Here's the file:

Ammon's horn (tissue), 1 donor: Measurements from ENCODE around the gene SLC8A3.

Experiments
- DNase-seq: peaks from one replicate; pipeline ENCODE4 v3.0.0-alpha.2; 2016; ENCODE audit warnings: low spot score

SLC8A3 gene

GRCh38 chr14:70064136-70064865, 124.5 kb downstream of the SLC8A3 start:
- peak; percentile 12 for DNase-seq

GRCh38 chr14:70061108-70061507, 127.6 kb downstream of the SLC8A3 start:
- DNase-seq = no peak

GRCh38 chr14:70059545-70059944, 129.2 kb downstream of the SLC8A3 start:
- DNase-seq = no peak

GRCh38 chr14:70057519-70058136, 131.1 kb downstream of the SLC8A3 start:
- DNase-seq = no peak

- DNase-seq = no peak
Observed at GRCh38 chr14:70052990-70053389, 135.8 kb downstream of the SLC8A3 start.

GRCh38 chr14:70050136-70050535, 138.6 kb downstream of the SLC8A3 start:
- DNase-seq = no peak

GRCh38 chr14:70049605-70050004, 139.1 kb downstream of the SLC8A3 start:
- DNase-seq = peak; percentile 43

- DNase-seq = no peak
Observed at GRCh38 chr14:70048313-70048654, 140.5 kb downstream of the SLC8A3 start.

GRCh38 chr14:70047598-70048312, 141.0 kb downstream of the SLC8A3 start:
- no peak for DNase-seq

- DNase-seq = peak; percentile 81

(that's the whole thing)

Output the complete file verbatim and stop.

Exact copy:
Ammon's horn (tissue), 1 donor: Measurements from ENCODE around the gene SLC8A3.

Experiments
- DNase-seq: peaks from one replicate; pipeline ENCODE4 v3.0.0-alpha.2; 2016; ENCODE audit warnings: low spot score

SLC8A3 gene

GRCh38 chr14:70064136-70064865, 124.5 kb downstream of the SLC8A3 start:
- peak; percentile 12 for DNase-seq

GRCh38 chr14:70061108-70061507, 127.6 kb downstream of the SLC8A3 start:
- DNase-seq = no peak

GRCh38 chr14:70059545-70059944, 129.2 kb downstream of the SLC8A3 start:
- DNase-seq = no peak

GRCh38 chr14:70057519-70058136, 131.1 kb downstream of the SLC8A3 start:
- DNase-seq = no peak

- DNase-seq = no peak
Observed at GRCh38 chr14:70052990-70053389, 135.8 kb downstream of the SLC8A3 start.

GRCh38 chr14:70050136-70050535, 138.6 kb downstream of the SLC8A3 start:
- DNase-seq = no peak

GRCh38 chr14:70049605-70050004, 139.1 kb downstream of the SLC8A3 start:
- DNase-seq = peak; percentile 43

- DNase-seq = no peak
Observed at GRCh38 chr14:70048313-70048654, 140.5 kb downstream of the SLC8A3 start.

GRCh38 chr14:70047598-70048312, 141.0 kb downstream of the SLC8A3 start:
- no peak for DNase-seq

- DNase-seq = peak; percentile 81